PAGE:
Rotary Club of Amherstburg members take a break for a photo during the Martin Breshamer Memorial Pasta Dinner last Wednesday night at the Knights of Columbus Hall. The dinner raised approximately $2,000 for Easter Seals. (RTT Photo by Adam D’Andrea)

All proceeds from the dinner will be going toward the Easter Seals’ efforts to provide programs and services to children with physical disabilities. These include a summer camp, post-secondary scholarships and financial assistance for wheelchairs, walkers, ramps and lifts.

“It’s always very successful. People really come out and support us,” said fundraising chair Carl Gibb.

George thanked the members of the Knights of Columbus for providing them with some much-needed added manpower to run the event and the Rotary members who went out into the community to get door prizes for the fundraiser.

“We couldn’t do a lot of what we do without our door prizes,” she said. “Local businesses are really great. We go knocking door-to-door a couple of times a year and we hardly ever get turned away.”

The Rotary Club of Amherstburg’s next major event will be their eighth annual Ribfest, which runs from July 7-9 this year.

No relief for Rotary Club under town’s sign bylaw

 

 

By Ron Giofu

 

Members of the Amherstburg Rotary Club are disappointed after town council did not grant them any relief from the sign bylaw.

Three members, all of whom are also on the Rotary Ribfest committee, appeared before council asking that they be allowed to have mobile signs and signs on residential and commercial properties for a 28-day period prior to their eighth annual Ribfest, which is scheduled for July 7-9 this year. Ribfest committee chair Carl Gibb, Rotary president Laura George-Jurilj and Tony Ross appeared at Monday night’s meeting.

Currently, they can only put out signs 14 days in advance of their events and based on the lack of seconder for a motion by Councillor Leo Meloche asking for the 28-day period, those restrictions will stay in place. They are not allowed portable signs, with event signs only allowed on commercial properties.

“The Ribfest Committee is totally opposed to these regulations. They are too restrictive and they pose a problem in getting people to come to our event,” said Gibb.

Gibb said the Ribfest has not presented any problems and has brought thousands of people to Amherstburg.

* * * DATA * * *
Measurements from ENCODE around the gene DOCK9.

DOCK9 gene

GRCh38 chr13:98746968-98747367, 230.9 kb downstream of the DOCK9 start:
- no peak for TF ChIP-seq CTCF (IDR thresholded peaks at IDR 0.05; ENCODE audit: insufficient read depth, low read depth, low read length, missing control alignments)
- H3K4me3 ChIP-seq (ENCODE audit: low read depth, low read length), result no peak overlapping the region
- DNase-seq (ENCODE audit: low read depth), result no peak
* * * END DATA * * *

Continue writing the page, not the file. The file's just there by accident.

“These signs that we put up are professionally made by a local business,” said Gibb. “Fourteen days is not long enough to properly advertise an event. It is a known fact that you have to pass a road sign three times to know what it actually says.”

The Rotary Club has spent “considerable money” in acquiring the signs “and now we cannot use them.” He said until last year, they have put up signs four weeks prior to the event and removed them the day after.

“Two years ago, we had 15,000 people. Last year, we had just over 10,000. Is this a result of your restrictions on our advertising? Quite likely, some of it,” said Gibb. “It is ironic that we can put up any of our signs in Harrow, Kingsville, Leamington, Cottam, Essex, Lakeshore, LaSalle and even Windsor. How many phone calls, how many complaints we’ve had? Zero.”

Members of the Rotary Ribfest Committee, an event that operates under the umbrella of the Amherstburg Rotary Club, are disappointed with the guidelines they have to operate under to comply with the sign bylaw. Town council upheld the current sign bylaw at the March 20 meeting.

Members of the Rotary Ribfest Committee, an event that operates under the umbrella of the Amherstburg Rotary Club, are disappointed with the guidelines they have to operate under to comply with the sign bylaw. Town council upheld the current sign bylaw at the March 20 meeting.

Gibb said some businesses told him they make more money in sales during the Ribfest weekend than any other summer weekend. Banners over Sandwich St. S. may not be as effective, Gibb added, as some may not drive past it.

“Why do you want to restrict residents from showing their support for our event,” he asked, “with no signs on residential property?”

Signs are also placed strategically in high traffic areas.

“You allow roofing, siding and renovation companies from out of town to advertise for weeks but we can’t do it once a year,” said Gibb. “I don’t understand your concerns.”

The committee works year-round on the event and Gibb also pointed out the investment the Rotary Club has made in Amherstburg including the Miracle League field. He said they are also planning on supplying carbon monoxide detectors to homes at little to no cost this spring to low income families

“We are presently contemplating another new project that the town desperately needs. An announcement could come shortly,” he added.

Meloche questioned only allowing two weeks for the Rotary Club to put out signs and believed they are restricting their cause. He believed it is not up to government to put such restrictions in place and the signs are “a cost effective way of advertising.”

Meloche even quoted Supreme Court of Canada cases in similar matters.

“As far as I’m concerned, we are, in effect, being restrictive,” said Meloche.

“I am totally opposed to this request,” said Councillor Diane Pouget, adding she did support the Rotary Club in general.

Pouget said they went through a sign bylaw updating process for two years, and said they would be going backwards if they started allowing amendments to it.

“I believe in keeping it the way it is,” said Pouget.

The Communities in Bloom judges that came to Amherstburg last year also commented on the “sign pollution” matter when they were here, she said.